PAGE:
by Daniel J. Graeber
Columbus, Ohio (UPI) Dec 28, 2016
Ohio's republican governor said the state can't erase the economic gains that come from renewable energy mandates by signing a law making them optional.
John Kasich, a former Republican presidential candidate, vetoed HB 554, which would've made the state's energy targets optional until the end of the decade. The governor said the legislation would've put Ohio at a disadvantage when trying to bring clean-energy revenue to the state.
"Arbitrarily limiting Ohio's energy generation options amounts to self-inflicted damage to both our state's near- and long-term economic competitiveness," he said in his veto message.
The bill lets the state renewable energy target proceed so that Ohio's share of electricity from renewables increased to 12.5 percent by 2026, but made enforcement optional until 2020.
Michigan Gov. Rick Snyder, also a Republican, last week signed a bill that raised the state's renewable energy target by 5 percent to 15 percent by 2022.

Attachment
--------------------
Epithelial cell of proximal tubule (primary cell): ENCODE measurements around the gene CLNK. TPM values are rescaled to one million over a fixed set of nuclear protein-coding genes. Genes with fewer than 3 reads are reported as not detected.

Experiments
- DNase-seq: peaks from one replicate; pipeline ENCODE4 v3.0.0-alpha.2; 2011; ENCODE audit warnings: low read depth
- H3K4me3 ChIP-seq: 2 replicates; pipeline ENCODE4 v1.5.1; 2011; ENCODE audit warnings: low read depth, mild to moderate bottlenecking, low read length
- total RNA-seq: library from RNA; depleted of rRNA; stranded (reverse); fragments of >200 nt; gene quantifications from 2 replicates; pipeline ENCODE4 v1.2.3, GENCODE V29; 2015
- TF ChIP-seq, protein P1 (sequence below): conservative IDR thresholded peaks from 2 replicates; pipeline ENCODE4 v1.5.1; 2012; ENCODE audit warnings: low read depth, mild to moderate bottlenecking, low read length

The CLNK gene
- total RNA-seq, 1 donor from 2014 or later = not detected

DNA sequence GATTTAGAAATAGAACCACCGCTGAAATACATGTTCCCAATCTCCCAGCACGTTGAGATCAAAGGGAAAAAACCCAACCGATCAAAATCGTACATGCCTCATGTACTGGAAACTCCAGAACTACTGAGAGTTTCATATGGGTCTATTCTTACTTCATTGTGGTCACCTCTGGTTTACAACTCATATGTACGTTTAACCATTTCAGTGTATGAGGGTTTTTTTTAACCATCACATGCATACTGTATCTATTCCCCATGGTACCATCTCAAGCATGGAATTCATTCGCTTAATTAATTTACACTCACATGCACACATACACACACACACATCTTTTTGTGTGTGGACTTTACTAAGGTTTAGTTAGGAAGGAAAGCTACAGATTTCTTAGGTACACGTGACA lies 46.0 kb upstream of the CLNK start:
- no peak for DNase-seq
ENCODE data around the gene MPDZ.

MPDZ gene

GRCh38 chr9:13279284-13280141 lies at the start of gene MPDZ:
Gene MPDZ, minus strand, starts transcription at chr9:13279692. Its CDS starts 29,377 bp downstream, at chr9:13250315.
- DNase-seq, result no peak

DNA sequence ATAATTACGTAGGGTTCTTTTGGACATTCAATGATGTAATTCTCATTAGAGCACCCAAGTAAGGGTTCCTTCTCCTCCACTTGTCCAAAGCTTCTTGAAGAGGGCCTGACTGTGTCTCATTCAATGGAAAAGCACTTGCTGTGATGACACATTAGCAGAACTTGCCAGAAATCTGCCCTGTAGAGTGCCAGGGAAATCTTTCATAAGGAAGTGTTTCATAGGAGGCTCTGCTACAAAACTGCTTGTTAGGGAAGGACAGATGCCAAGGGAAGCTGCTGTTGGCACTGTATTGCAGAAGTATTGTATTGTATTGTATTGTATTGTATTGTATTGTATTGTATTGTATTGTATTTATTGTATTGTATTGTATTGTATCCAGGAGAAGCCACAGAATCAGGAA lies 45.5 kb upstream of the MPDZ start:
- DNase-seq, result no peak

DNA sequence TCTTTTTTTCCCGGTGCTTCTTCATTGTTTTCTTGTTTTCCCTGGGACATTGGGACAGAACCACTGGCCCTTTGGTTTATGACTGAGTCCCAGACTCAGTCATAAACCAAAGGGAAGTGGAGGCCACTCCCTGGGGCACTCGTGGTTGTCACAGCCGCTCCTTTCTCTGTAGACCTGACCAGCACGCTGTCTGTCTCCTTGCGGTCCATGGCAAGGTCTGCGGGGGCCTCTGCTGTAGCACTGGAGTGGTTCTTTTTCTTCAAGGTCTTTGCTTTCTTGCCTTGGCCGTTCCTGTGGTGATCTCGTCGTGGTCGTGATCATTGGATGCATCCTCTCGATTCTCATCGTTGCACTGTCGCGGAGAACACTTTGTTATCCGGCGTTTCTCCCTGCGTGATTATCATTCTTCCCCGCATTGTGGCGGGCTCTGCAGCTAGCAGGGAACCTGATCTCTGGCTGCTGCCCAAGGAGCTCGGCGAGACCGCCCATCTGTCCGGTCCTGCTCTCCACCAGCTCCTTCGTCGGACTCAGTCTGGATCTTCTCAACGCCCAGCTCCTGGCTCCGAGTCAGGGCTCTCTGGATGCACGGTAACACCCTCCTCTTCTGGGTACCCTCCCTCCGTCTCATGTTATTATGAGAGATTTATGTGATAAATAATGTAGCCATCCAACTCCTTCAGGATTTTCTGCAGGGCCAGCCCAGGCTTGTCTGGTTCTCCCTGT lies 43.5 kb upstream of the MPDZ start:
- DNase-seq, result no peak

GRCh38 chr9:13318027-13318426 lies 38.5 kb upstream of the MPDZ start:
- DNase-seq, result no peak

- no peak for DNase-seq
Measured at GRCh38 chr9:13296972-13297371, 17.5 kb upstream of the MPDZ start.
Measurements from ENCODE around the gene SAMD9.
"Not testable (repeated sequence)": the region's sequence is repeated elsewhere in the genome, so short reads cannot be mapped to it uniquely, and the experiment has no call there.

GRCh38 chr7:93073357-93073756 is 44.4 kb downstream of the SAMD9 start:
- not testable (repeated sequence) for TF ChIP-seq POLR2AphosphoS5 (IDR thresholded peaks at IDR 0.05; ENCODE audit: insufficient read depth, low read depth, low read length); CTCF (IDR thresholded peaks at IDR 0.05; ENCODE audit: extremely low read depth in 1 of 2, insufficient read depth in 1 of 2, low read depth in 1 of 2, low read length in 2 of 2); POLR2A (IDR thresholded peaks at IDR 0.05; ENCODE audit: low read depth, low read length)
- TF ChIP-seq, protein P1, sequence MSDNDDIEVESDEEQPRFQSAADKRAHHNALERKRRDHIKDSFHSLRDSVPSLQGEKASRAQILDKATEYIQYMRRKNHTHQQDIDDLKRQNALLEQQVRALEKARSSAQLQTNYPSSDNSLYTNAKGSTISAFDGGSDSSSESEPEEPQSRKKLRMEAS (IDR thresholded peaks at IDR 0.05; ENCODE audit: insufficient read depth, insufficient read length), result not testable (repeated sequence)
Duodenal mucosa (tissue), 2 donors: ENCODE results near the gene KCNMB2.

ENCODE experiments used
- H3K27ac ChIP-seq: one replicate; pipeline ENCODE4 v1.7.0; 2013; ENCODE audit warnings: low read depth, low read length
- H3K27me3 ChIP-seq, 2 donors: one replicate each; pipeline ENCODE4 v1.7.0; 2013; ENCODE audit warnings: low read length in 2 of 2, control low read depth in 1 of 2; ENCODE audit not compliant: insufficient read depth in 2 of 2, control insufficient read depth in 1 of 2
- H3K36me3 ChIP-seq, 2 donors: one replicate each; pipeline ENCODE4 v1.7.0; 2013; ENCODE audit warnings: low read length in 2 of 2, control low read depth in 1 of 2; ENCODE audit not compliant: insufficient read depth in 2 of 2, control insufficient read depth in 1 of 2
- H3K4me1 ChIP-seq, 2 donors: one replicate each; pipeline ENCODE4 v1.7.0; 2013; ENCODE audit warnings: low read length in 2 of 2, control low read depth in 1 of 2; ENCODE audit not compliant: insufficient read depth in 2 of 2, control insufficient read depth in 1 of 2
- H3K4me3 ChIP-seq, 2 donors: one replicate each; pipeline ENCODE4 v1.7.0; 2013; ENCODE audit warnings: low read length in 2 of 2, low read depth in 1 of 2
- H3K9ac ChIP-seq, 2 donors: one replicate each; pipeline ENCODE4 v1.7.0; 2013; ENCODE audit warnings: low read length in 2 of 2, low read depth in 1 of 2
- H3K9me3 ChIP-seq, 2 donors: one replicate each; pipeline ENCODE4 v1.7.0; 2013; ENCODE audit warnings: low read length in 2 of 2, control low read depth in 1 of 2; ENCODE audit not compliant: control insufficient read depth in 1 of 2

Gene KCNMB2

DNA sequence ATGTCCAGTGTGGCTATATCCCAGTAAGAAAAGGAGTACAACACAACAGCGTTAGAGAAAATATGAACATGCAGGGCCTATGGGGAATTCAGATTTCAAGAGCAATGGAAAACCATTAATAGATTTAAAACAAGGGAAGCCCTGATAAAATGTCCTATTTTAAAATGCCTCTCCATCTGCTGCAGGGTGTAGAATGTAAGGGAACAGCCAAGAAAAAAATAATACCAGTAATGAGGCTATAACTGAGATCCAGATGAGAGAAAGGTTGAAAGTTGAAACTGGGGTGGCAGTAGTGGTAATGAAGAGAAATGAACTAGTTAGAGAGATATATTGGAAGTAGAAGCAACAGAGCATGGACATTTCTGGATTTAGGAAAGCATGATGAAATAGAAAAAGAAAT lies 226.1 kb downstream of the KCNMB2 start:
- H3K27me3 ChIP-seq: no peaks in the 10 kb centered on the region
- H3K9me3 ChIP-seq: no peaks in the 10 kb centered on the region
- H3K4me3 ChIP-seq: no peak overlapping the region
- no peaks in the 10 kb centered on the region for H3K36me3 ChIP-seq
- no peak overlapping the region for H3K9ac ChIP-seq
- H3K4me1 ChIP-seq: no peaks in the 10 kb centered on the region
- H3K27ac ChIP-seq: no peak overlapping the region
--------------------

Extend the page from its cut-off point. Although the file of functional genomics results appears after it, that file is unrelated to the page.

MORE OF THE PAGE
Lawmakers in Ohio can overturn the veto if they pick up additional support to gain a three-fifths majority. The state House passed the measure 56-41 and the Senate voted 18-13.
State Sen. Bill Seitz, a Republican representing Cincinnati, expressed frustration with the veto on ideological grounds, saying the governor had moved directly against the grain of the president-elect.
"We can only hope that President Trump and his amazing Cabinet of free market capitalists will save us from the regulatory overreach of Al Gore-style policies that take unnecessary money out of ratepayers' pockets," he said in a statement.
Ohio is one of the states rich in shale natural gas reserves. Trump has moved squarely in line with the fossil fuels industry, selecting former Exxon Mobil CEO as his secretary of state, among other decisions.
Kasich's name was mentioned as an alternate in a last-ditch effort to deny Trump the presidency through votes in the Electoral College.
The governor said the state's existing energy laws have yielded $1 billion in savings to date. Ted Ford, president of Ohio Advanced Energy Economy, said in an emailed statement the veto keeps Ohio in step with regional trends.
"While Ohio has been idling, Michigan has attracted over $1.1 billion in renewable energy investments," he said. "With this veto, Ohio can begin to move forward with sensible energy policy next year."
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